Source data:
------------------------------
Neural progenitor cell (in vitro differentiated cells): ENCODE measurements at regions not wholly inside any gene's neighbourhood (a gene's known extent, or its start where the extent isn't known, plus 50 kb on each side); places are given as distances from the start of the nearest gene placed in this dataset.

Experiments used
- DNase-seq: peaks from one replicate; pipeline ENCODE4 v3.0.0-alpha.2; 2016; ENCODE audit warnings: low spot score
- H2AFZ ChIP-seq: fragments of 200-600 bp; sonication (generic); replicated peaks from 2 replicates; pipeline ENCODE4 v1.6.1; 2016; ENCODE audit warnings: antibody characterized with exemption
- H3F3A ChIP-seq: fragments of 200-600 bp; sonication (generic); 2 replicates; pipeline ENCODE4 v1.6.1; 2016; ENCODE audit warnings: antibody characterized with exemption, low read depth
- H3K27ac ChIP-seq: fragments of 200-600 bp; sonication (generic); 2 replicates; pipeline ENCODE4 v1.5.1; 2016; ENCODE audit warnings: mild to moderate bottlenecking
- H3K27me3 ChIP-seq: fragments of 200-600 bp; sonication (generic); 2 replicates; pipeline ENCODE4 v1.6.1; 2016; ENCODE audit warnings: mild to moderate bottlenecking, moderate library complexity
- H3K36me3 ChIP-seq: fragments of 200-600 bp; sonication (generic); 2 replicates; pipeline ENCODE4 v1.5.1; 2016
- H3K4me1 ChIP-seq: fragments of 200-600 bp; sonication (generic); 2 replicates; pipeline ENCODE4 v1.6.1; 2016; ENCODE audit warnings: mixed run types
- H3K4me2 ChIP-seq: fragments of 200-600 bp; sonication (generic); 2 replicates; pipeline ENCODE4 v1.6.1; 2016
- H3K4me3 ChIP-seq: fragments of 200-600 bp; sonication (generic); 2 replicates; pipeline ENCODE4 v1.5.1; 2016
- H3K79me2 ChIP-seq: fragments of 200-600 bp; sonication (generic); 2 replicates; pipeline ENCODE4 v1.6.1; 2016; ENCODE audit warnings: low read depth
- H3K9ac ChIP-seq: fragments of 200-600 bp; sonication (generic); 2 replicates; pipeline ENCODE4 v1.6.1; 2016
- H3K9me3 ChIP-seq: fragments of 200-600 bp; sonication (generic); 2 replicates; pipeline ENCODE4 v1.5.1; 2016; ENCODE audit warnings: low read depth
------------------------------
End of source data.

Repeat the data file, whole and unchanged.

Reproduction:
Neural progenitor cell (in vitro differentiated cells): ENCODE measurements at regions not wholly inside any gene's neighbourhood (a gene's known extent, or its start where the extent isn't known, plus 50 kb on each side); places are given as distances from the start of the nearest gene placed in this dataset.

Experiments used
- DNase-seq: peaks from one replicate; pipeline ENCODE4 v3.0.0-alpha.2; 2016; ENCODE audit warnings: low spot score
- H2AFZ ChIP-seq: fragments of 200-600 bp; sonication (generic); replicated peaks from 2 replicates; pipeline ENCODE4 v1.6.1; 2016; ENCODE audit warnings: antibody characterized with exemption
- H3F3A ChIP-seq: fragments of 200-600 bp; sonication (generic); 2 replicates; pipeline ENCODE4 v1.6.1; 2016; ENCODE audit warnings: antibody characterized with exemption, low read depth
- H3K27ac ChIP-seq: fragments of 200-600 bp; sonication (generic); 2 replicates; pipeline ENCODE4 v1.5.1; 2016; ENCODE audit warnings: mild to moderate bottlenecking
- H3K27me3 ChIP-seq: fragments of 200-600 bp; sonication (generic); 2 replicates; pipeline ENCODE4 v1.6.1; 2016; ENCODE audit warnings: mild to moderate bottlenecking, moderate library complexity
- H3K36me3 ChIP-seq: fragments of 200-600 bp; sonication (generic); 2 replicates; pipeline ENCODE4 v1.5.1; 2016
- H3K4me1 ChIP-seq: fragments of 200-600 bp; sonication (generic); 2 replicates; pipeline ENCODE4 v1.6.1; 2016; ENCODE audit warnings: mixed run types
- H3K4me2 ChIP-seq: fragments of 200-600 bp; sonication (generic); 2 replicates; pipeline ENCODE4 v1.6.1; 2016
- H3K4me3 ChIP-seq: fragments of 200-600 bp; sonication (generic); 2 replicates; pipeline ENCODE4 v1.5.1; 2016
- H3K79me2 ChIP-seq: fragments of 200-600 bp; sonication (generic); 2 replicates; pipeline ENCODE4 v1.6.1; 2016; ENCODE audit warnings: low read depth
- H3K9ac ChIP-seq: fragments of 200-600 bp; sonication (generic); 2 replicates; pipeline ENCODE4 v1.6.1; 2016
- H3K9me3 ChIP-seq: fragments of 200-600 bp; sonication (generic); 2 replicates; pipeline ENCODE4 v1.5.1; 2016; ENCODE audit warnings: low read depth